The RO1 haplotype was the most common, occurring in 23 specimens recovered from six farms and on all three hosts examined. RO2 occurred in three farms on rainbow trout and brook trout and RO3 was restricted to one specimen from rainbow trout. RO4 occurred only on two specimens of brook trout in one farm where this was the only host. Several farms were infected with more than one haplotype (Table 3).
To the best of our knowledge, Gyrodactylus salaris is reported from Romania for the first time and this extends the known range of this parasite in Europe. The results from the present study and previous studies [2, 3, 36] show that investigations in new countries and localities often results in the finding of G. salaris, and thus it is likely that this parasite has an even wider distribution than presently known. The results also adds further to the fact that G. salaris is a very common parasite in European rainbow trout farms and again calls for caution and control of live fish movement between aquaculture facilities as has been pointed out earlier .
Gyrodactylus truttae was also found for the first time in Romania in the current study and this adds more information on the occurrence of this parasite in Europe. The finding in Romania fits well with earlier knowledge on the distribution of this parasite which is said to occur south of the Baltic (Poland, Denmark, Germany, Czech Republic, Slovakia and the UK), but has not been found further north in Sweden, Finland or Norway .
Four mitochondrial haplotypes of G. salaris were found in Romania and all of these haplotypes are new to science and do not group with strong support with any previously known haplotypes (Fig. 1), see also , although one haplotype show a high similarity to a haplotype from Italy . The finding of new haplotypes on rainbow trout is not surprising as there is increasing evidence for an unknown diversity of G. salaris haplotypes in farms with rainbow trout and in natural populations of salmon, and of G. thymalli haplotypes on grayling [2, 10, 17–19]. As all of the haplotypes found in Romania are novel, it is impossible to establish the origin of infection. The infections can be introduced directly via import of rainbow trout, via anthropogenic introductions to local water sheds and further to fish farms or they can be found natural in the wild in Romania or indeed a combination of these possibilities. Rainbow trout is an introduced species to Europe (and thus to Romania) and although it is not unlikely that the origin of the infections are via the import of rainbow trout, the haplotypes found cannot be linked to the most common haplotype on rainbow trout in Europe (Haplotype F/RBT) or indeed to any other known haplotypes. The status of Gyrodactylus spp. infections on wild salmonids is not known in Romania and thus infections from the natural environment cannot be assessed at the moment. However, based on the fact that the water in the farms is filtered through a sand filter, it is not suspected that the intake water is the source of the infections inside the farm. The presence of the same haplotypes in several farms, however, definitely shows that the parasite is being spread within Romania with movement of infected fish between facilities and points to the fact that rainbow trout is an important host in spreading the parasite within the country and this may also represent the means by which the parasite was introduced into Romania. The highest genetic difference between the haplotypes found in Romania is equivalent to what is seen between the isolate from Atlantic salmon in River Göta (Sweden) and other isolates (e.g. in nearby rivers) and River Göta is considered to have had a separate introduction history . It is likely that the haplotypes found in Romania might have been introduced from several geographically isolated localities. The current study also describes the presence of more than one haplotype of G. salaris in farms which might point to repeated introduction/stocking to the farms and maybe from several different localities.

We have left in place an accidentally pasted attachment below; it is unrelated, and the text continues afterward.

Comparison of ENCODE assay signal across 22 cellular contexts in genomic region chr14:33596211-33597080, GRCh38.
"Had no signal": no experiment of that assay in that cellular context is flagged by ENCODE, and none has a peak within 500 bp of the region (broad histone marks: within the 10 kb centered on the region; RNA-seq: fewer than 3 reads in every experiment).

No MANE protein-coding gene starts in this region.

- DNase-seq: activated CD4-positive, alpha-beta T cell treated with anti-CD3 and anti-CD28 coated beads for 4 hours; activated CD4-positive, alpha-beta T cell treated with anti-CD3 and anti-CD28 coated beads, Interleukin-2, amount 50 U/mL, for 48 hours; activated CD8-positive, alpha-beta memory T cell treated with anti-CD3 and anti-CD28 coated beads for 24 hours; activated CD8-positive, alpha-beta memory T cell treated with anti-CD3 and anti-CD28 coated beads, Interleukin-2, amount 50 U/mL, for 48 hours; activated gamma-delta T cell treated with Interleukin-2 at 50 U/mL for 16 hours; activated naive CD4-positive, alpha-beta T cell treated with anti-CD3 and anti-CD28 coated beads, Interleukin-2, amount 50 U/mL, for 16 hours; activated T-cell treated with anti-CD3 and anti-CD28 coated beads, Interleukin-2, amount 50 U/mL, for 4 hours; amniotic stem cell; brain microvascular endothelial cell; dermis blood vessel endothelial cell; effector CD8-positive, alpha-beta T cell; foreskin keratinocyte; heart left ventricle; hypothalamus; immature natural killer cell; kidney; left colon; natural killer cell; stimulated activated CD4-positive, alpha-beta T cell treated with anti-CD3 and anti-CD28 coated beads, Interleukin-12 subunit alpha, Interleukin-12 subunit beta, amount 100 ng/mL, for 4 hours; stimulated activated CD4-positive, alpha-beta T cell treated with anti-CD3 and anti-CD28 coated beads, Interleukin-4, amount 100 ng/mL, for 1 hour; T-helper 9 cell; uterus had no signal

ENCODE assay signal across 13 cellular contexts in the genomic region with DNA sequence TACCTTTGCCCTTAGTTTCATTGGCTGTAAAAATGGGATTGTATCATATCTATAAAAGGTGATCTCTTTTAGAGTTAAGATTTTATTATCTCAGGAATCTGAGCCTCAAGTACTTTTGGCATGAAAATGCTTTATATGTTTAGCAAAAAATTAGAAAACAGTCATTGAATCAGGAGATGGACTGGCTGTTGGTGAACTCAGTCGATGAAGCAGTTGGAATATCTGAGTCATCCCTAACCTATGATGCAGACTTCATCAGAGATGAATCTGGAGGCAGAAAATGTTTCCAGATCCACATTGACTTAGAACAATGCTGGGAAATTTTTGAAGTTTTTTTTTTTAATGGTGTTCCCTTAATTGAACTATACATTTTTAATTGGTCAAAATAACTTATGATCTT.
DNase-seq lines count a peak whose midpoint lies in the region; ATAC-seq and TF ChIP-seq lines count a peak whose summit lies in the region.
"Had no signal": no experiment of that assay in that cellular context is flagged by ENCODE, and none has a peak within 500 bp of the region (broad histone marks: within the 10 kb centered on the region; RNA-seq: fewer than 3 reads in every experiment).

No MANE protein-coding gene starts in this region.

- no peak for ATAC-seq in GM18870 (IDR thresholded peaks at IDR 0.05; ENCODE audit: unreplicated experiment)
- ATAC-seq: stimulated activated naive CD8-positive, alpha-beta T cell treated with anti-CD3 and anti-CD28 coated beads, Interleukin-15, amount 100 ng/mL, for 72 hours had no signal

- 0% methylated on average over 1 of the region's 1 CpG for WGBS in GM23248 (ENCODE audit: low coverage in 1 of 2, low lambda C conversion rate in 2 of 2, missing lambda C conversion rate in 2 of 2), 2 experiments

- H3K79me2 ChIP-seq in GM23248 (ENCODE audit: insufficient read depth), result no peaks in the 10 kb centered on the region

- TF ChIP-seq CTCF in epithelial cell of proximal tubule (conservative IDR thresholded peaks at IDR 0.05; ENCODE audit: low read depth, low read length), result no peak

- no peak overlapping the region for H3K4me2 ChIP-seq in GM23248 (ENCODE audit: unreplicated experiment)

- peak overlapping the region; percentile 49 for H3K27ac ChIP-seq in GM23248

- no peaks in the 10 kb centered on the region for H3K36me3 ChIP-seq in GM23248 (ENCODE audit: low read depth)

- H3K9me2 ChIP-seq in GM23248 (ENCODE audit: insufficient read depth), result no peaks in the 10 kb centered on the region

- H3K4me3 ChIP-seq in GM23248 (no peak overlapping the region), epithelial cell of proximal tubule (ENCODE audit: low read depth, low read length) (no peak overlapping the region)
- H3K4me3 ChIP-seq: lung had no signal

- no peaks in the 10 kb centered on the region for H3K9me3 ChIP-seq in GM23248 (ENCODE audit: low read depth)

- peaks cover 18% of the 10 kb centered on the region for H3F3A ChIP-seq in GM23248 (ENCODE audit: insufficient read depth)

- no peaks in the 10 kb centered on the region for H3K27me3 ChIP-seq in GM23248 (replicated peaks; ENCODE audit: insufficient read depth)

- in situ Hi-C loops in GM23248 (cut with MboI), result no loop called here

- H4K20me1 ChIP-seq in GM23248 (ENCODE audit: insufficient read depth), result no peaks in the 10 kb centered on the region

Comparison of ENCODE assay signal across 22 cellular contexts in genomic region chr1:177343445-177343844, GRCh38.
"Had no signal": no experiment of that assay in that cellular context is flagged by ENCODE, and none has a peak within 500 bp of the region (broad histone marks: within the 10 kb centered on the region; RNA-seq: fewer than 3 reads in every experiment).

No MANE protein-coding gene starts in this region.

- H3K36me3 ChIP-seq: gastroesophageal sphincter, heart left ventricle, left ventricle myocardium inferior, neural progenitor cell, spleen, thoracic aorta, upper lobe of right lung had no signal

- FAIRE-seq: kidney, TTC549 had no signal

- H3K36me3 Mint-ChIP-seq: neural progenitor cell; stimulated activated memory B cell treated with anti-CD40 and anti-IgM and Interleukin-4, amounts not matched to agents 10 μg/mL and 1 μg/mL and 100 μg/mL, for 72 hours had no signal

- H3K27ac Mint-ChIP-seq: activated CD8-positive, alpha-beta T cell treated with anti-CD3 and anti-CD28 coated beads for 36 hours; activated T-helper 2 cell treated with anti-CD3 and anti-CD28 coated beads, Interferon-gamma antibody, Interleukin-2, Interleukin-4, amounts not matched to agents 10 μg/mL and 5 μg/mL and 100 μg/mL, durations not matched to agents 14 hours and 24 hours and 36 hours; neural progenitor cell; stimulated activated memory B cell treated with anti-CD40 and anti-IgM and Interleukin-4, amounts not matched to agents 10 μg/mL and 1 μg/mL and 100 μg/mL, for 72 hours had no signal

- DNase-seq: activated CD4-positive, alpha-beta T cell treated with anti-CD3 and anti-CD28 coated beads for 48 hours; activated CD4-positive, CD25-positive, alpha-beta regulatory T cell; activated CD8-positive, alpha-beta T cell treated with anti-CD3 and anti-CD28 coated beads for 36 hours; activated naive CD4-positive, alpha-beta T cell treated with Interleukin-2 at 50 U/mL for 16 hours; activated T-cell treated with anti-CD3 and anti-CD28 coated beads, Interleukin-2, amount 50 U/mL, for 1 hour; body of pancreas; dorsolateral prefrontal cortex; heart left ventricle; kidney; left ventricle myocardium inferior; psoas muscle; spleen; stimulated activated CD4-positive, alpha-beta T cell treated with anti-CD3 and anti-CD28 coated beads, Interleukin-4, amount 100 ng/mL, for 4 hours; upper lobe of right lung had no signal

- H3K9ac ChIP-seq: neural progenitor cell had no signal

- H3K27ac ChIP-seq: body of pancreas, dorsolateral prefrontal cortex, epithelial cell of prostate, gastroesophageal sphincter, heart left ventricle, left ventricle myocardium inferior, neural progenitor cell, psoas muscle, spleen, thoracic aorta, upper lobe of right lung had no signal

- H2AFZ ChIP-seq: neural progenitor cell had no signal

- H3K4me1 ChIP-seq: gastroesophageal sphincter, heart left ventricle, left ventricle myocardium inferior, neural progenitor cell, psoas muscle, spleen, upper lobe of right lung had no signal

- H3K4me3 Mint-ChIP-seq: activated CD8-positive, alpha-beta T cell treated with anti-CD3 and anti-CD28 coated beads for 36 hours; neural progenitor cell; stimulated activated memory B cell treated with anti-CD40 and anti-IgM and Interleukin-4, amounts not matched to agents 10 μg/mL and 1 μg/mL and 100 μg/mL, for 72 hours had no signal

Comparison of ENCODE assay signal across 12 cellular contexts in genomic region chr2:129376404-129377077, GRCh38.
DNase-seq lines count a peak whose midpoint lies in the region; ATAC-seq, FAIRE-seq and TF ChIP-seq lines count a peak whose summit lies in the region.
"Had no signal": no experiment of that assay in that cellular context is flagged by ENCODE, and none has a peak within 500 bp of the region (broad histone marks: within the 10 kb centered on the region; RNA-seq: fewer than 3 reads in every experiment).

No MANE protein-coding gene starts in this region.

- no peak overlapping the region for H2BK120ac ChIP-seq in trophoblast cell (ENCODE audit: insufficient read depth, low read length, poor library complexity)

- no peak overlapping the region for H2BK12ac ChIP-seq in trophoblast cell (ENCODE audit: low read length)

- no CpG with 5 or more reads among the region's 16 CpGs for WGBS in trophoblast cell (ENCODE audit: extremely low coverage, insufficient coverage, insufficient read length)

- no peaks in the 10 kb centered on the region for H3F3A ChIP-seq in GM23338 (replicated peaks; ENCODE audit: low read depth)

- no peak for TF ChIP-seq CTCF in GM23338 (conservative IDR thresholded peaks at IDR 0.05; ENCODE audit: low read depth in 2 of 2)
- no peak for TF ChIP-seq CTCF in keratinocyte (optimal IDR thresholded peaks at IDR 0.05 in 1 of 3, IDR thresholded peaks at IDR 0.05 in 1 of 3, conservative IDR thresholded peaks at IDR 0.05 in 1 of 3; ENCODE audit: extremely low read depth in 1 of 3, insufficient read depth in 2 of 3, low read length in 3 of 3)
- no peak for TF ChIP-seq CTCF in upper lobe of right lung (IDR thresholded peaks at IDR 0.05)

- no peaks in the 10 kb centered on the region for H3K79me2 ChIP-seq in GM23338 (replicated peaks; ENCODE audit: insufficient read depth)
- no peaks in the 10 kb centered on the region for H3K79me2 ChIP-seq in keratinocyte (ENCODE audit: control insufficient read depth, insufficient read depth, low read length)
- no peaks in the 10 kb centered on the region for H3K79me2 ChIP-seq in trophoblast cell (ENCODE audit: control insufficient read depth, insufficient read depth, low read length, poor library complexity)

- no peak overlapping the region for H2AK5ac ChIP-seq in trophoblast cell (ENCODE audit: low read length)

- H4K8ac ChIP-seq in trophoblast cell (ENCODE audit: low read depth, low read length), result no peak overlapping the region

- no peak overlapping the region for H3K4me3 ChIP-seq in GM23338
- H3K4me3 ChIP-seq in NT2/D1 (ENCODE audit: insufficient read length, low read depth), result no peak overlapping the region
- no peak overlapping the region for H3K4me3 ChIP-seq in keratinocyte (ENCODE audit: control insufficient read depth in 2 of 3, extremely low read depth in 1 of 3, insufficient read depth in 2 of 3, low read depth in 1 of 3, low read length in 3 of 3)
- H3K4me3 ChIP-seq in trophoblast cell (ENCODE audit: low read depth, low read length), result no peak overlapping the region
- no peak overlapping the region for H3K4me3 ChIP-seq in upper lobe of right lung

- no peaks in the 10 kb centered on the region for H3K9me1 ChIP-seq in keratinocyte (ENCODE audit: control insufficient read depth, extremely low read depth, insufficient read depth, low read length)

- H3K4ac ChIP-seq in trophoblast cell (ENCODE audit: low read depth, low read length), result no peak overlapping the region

Gyrodactylus salaris was found on all three salmonids examined and this is the first time G. salaris is found on brook trout except for in experimental conditions [38, 39]. Although G. salaris has been shown in a number of earlier studies to be able to infect a number of host species under experimental conditions (see ), it is important to note that it was found on brook trout at two farm sites, i.e. Tismana Monastery trout farm and Văliug-Semenic trout farm, where rainbow trout was not present. In at least one of the farms, where the water is considered too cold for rearing rainbow trout and where the farm also keeps their own brood stock of brook trout, no other species than the latter had been reared on site. The finding of G. salaris thus indicates that it is able to survive and reproduce also on brook trout for an extended period. Thus, transport and stocking of this host should be performed with caution as it might carry infections of G. salaris.
The presence of new haplotypes in Romania which cannot reliably be linked to other haplotypes or haplogroups previously published  and are not recovered from salmon or grayling again raises the taxonomic question on whether the specimens should be labelled G. salaris or G. thymalli. Salmon has never been present in Romania while grayling is present (IUCN red list: http://maps.iucnredlist.org), but not in the area where the current study was carried out. As rainbow trout, from where most specimens of Gyrodactylus in the present study were found, is an introduced species to Europe and not the original host of G. salaris or G. thymalli, host-based identification cannot be used for the Romanian specimens recovered here and should be considered with caution. Morphology and morphometric analyses cannot differentiate between G. salaris and G. thymalli [8, 16] and thus we are left with the molecules. ITS in all instances cannot help differentiate specimens that are G. salaris or G. thymalli [10, 17, 40] and when analyses of cox1 haplotypes in the present study show that the specimens from Romania are new and not particularly related to any of the other known haplotypes, the taxonomic conclusion is not straightforward. As the name G. salaris has been applied for all isolates from other hosts than grayling so far and was the first described of the two Gyrodactylus spp., we have nevertheless chosen to use this name for the Romanian isolates.